What is Automated Sheet Metal Fabrication? When automation and robots work with humans, it’s possible to speed up production times, create greater manufacturing precision, and provide high-quality products more consistently.
Here’s how it works...
Less Fatigue, Fewer Mistakes
Traditional custom mechanical workflows require people to manually load sheet metal onto a turret or laser to create blanks (think of it like a cookie cutter). From there, the part is moved to the press brake department for bending, where another person manually operates the brake and manipulates the metal into the desired shape. It then moves on to assembly, where yet another person (or many people) put the pieces together.
These are labor-intensive, time-consuming processes that require manual setups to achieve each step.
Automation and robots, however, can speed up and simplify these processes. First, they punch or cut the sheet metal using an automated turret/laser combo with an automated loader/unloader. From there, the part is moved to a robotic brake or panel bender where all tool changes happen automatically and bends are made faster and more precisely. By the way, all of this requires fewer people to monitor multiple machines.
After bending, the more complicated, repetitive, or ergonomically stressful assembly functions can be handled by a robot. That robot then hands the part off to a person or assembly line for final assembly and packaging.
When this process is automated and robots move the parts in and out of machines, there is zero fatigue, meaning there are fewer mistakes.
All of this has positive implications for costs. Because production can continue with less supervision, production times can be sped up since robots work around the clock, helping you meet tight deadlines and produce more parts faster.
The Benefits Of Automation
Sheet metal automation allows for quick changeovers between part numbers — something that is particularly helpful depending on your mix of products. Machines with automatic tool changeovers cut set-up times to almost 0, a process that can takes hours depending on part complexity.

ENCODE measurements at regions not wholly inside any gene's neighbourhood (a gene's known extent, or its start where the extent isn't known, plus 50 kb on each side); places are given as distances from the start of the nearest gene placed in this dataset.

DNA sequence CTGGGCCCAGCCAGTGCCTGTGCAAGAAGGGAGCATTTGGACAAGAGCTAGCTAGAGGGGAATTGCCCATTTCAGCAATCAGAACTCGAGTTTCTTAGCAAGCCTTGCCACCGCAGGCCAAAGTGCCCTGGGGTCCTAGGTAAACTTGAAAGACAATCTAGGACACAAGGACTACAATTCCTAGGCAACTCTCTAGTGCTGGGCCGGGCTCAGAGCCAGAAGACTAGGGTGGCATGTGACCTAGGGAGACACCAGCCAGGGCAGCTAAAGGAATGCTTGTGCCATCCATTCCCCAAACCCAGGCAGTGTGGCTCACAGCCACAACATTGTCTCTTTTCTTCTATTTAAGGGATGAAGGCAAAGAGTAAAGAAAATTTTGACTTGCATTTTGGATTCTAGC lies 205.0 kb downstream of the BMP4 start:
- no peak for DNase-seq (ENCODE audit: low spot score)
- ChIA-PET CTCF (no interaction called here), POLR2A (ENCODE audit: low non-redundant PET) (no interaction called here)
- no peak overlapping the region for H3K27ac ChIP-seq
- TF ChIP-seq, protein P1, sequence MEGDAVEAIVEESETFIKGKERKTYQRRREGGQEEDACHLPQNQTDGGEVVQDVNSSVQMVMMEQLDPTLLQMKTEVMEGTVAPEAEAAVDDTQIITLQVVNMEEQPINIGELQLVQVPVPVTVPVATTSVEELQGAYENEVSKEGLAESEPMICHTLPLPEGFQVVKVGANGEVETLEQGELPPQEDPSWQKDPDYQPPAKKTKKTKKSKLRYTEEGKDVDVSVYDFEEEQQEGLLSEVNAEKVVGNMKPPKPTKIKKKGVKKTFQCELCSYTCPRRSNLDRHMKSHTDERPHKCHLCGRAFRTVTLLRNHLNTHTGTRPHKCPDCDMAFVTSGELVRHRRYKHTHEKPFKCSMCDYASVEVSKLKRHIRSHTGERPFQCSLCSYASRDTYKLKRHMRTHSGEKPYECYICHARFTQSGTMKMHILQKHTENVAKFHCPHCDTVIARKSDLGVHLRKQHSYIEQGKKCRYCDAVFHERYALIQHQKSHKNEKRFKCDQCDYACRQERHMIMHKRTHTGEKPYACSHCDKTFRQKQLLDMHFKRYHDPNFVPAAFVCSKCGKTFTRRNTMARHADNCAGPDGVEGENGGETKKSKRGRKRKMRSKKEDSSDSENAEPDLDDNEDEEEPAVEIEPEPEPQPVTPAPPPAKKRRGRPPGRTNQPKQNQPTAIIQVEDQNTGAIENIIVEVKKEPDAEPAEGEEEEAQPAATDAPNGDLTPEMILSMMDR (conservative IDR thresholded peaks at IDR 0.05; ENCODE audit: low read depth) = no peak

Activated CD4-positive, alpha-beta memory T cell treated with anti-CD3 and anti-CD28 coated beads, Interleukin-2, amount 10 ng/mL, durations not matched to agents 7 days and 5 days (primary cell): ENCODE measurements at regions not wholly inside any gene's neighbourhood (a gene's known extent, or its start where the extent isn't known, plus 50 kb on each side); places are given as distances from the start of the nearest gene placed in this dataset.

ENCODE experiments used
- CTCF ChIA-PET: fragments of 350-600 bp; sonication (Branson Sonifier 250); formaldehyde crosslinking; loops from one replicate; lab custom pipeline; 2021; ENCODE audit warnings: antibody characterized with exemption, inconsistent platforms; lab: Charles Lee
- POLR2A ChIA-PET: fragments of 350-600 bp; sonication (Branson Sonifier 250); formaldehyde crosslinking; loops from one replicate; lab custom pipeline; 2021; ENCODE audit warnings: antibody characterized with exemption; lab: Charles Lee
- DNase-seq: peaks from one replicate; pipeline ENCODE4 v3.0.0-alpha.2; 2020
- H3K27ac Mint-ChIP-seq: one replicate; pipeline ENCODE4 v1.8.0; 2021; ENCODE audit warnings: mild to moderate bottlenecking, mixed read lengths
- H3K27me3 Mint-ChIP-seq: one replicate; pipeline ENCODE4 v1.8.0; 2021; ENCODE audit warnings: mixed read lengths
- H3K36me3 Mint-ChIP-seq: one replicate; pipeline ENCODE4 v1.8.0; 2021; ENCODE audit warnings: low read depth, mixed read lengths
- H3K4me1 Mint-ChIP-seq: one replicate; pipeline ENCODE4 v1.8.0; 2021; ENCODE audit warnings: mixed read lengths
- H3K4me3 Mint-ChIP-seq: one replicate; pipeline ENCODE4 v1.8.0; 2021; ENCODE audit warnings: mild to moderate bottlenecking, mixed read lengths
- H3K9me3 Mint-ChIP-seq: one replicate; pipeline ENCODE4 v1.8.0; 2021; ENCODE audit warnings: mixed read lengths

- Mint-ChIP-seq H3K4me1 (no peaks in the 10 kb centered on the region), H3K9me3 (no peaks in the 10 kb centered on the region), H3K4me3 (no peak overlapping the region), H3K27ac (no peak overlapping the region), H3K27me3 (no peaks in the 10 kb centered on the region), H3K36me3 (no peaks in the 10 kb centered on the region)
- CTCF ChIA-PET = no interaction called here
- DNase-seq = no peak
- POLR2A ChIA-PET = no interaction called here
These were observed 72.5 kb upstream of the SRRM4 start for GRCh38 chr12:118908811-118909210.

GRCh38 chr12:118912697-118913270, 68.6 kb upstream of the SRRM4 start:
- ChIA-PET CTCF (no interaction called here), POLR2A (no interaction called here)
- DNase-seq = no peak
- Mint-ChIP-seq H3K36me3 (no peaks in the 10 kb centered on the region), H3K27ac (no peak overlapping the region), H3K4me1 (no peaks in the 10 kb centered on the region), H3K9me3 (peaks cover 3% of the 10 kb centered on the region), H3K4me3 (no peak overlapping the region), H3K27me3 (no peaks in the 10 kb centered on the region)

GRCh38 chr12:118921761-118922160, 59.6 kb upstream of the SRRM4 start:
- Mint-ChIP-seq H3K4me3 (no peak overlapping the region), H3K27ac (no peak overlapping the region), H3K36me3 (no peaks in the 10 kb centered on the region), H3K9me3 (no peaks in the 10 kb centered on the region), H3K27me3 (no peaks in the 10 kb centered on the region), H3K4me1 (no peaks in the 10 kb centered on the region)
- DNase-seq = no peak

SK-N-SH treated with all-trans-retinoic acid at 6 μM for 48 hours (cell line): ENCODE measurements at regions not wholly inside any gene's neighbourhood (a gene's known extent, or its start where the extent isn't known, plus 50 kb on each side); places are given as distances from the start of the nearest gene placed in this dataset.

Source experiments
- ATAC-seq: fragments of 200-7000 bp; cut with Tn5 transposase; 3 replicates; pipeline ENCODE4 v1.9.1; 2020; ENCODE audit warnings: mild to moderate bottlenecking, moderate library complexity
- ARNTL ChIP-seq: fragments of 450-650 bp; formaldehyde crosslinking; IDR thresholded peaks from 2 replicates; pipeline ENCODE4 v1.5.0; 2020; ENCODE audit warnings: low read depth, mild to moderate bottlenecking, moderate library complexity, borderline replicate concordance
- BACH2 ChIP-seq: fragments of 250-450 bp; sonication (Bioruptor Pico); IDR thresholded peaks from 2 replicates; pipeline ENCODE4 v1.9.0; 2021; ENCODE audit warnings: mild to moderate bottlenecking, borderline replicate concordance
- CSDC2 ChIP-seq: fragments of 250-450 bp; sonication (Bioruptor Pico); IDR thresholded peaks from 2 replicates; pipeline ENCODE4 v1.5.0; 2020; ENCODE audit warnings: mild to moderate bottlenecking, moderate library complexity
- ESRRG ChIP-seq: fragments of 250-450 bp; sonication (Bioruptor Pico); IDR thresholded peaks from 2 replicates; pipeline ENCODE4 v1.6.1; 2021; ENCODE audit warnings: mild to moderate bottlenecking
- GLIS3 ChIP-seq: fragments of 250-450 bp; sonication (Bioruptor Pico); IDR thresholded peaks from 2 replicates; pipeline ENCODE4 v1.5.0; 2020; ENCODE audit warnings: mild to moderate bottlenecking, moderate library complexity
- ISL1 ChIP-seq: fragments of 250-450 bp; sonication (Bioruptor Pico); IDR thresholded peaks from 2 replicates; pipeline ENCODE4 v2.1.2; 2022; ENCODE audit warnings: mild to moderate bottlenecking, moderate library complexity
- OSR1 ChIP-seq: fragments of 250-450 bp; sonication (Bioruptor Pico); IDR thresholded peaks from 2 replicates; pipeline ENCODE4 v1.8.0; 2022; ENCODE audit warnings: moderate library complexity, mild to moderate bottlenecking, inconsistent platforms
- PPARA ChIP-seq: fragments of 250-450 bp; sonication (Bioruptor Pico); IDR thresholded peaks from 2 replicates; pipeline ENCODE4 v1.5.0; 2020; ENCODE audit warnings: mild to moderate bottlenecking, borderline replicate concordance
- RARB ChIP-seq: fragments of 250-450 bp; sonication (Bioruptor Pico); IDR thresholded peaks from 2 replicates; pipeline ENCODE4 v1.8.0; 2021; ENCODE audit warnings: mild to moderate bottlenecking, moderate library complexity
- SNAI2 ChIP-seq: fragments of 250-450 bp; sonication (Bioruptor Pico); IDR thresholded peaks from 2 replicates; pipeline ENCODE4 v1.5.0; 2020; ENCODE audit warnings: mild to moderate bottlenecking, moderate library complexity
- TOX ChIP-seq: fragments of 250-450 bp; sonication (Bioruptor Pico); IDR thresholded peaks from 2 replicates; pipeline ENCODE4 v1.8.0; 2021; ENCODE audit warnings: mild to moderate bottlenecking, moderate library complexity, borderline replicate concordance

Additionally, engineering changes are quicker because you only have to update the program on the machine that’s being affected by the change.
Automation and robotics allow sheet metal forming manufacturers to scale up or down depending on your current demand. With the right automation and robotics in the mix, you can quickly scale your production programs without increasing labor, helping you go from prototype to production quickly.
Production speed can be improved with automation. Automatic loaders and unloaders can continuously feed a machine without a person having to manually load and remove large pieces of sheet metal. Collaborative robots (cobots) can be used for press tending, pick-and-place operations, and assembly to quickly and efficiently complete repetitive functions without any downtime.
While automation offers all the above benefits, in-house technical expertise to develop robotic operations is just as important. In-house experts with acute robotics knowledge are better able to support customers through the DF(x) process.
This expertise allows engineers to consider the most efficient way to produce specific sheet metal products and parts. Because they have all the resources and expertise of working with specific types of equipment, just one small decision can change the entire program a robot is running, saving time and costs.
Sheet metal automation and robotics have plenty of other benefits, as well.
They reduce waste (scrap), provide higher quality products, increase capacity and produce high-volume output, create more consistent cycle times (the time it takes to produce one part), reduce lead times, reduce touchpoints on individual parts, refine form accuracy, and improve ergonomics and safety for employees.
In the end, engineers and operators work in tandem with automation and sheet metal robots in sheet metal manufacturing to create repeatable and predictable processes and parts.
For more information about automation and robots, here’s a list of the investments we’ve made at Tenere (with links to videos and product info):